Same-Gender Marriage: Illinois, the Gospel, the Church and the 221st General Assembly

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Illinois

Yesterday, Illinois paved the way to become the 15th state to legalize same-gender marriage. I believe those who voted for marriage equality made the right decision, and I’m excited that we are moving in this direction in Illinois. I know that there are many good people who would disagree with me on this, but I’m grateful for what was decided yesterday.

The Gospel

I’ve been thinking about marriage recently. Last week I was able to attend the Covenant Network National Conference at Fourth Presbyterian Church. I saw a lot of good friends, and heard some wonderful lectures and participated in some discussions. I particularly appreciated Stacy Johnson’s talk on marriage. I took some sketchnotes during the conversation, which you can see below.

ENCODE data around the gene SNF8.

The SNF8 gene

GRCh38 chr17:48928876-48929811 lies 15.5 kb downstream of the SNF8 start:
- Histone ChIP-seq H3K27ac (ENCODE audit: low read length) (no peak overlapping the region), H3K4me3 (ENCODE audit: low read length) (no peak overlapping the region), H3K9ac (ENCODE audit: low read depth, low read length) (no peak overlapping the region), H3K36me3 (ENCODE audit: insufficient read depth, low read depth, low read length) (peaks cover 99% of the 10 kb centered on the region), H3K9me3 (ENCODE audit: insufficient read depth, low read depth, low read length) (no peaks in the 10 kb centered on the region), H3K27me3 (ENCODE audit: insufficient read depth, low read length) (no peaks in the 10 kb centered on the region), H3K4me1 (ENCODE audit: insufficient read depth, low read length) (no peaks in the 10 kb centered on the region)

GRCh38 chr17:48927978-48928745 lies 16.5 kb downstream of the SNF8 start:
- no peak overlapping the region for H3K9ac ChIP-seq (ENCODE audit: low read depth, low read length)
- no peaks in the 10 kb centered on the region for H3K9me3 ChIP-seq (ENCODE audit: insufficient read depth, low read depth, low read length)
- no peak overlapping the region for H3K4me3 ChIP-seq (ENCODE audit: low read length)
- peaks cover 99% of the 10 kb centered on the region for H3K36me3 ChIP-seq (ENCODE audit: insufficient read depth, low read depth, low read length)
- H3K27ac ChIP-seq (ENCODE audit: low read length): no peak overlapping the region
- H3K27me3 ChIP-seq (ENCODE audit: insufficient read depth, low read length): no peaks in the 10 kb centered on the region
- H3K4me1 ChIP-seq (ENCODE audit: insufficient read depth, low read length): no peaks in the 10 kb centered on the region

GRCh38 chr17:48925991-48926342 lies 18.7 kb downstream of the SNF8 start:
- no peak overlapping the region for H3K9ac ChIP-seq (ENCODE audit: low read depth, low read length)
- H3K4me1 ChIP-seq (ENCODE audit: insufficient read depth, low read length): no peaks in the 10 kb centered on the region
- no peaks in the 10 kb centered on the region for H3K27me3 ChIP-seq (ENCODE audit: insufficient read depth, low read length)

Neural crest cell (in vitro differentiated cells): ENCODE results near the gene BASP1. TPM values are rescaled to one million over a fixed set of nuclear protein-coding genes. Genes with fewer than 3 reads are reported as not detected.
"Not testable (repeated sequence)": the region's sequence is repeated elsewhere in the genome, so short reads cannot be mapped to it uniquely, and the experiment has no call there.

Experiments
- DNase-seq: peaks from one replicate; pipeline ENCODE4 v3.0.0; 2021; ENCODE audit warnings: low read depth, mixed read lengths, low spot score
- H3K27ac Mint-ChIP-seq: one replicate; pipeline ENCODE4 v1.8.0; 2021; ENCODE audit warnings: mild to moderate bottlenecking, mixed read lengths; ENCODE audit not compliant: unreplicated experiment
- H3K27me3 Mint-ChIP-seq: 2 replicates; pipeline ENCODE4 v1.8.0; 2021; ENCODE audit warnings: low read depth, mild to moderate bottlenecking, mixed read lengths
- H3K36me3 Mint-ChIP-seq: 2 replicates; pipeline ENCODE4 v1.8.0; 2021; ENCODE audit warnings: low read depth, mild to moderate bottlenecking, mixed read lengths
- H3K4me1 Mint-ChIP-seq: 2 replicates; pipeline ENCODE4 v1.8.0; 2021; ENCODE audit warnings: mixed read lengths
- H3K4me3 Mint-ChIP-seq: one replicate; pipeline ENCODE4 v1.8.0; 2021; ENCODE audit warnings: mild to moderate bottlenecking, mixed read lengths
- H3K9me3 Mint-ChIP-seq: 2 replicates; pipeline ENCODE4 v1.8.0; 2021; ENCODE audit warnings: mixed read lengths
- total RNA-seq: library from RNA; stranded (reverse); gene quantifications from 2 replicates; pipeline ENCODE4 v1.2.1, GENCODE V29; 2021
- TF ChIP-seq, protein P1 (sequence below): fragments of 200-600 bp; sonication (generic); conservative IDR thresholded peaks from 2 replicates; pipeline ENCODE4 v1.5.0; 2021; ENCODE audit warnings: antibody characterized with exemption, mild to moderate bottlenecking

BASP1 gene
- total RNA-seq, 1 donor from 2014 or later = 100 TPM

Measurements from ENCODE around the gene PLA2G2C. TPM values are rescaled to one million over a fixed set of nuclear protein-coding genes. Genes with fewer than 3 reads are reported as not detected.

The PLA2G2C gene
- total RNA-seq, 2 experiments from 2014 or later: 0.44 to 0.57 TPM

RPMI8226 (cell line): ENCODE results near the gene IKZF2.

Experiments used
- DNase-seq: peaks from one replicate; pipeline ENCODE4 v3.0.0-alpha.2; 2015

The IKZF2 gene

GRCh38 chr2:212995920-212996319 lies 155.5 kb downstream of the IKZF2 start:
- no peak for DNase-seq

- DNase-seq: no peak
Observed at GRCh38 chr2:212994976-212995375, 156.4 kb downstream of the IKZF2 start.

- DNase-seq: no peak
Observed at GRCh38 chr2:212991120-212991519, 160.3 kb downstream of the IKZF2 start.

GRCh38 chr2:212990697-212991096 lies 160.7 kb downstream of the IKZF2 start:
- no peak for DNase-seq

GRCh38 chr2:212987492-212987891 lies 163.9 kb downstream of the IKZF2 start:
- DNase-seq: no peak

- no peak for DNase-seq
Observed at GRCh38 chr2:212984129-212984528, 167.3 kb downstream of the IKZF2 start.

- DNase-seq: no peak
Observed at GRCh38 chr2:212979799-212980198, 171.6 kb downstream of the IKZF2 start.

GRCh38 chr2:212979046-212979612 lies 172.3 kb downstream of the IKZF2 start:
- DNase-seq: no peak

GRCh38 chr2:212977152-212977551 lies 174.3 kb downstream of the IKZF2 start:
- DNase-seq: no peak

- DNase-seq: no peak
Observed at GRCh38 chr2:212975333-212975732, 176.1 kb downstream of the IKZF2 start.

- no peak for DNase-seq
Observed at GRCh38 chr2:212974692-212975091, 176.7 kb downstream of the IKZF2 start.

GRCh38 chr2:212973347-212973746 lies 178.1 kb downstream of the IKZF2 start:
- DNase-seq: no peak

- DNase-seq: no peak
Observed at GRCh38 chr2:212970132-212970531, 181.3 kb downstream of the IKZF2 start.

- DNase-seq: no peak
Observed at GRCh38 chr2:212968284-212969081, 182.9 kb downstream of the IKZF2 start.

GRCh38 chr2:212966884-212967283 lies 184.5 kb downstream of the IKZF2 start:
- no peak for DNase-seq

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Johnson talked about how he had recently come out with a 2nd edition of his book, A Time to Embrace, and how the language in it was very different from the 1st edition. When the 1st edition came out, there was only one state that had legalized gay marriage, and now we are up to 15. Things are changing, and they are changing quickly.

And it sounded to me like Johnson had changed his tune about what was at stake for the church in this conversation. I think Johnson, and many others, in the past, have wanted to move toward full acceptance of same-gender marriage, but had hoped that it would not cause a schism in the church. And my interpretation of Johnson’s talk last week was that he now believes the church needs to work toward justice for all, regardless of what happens to the church.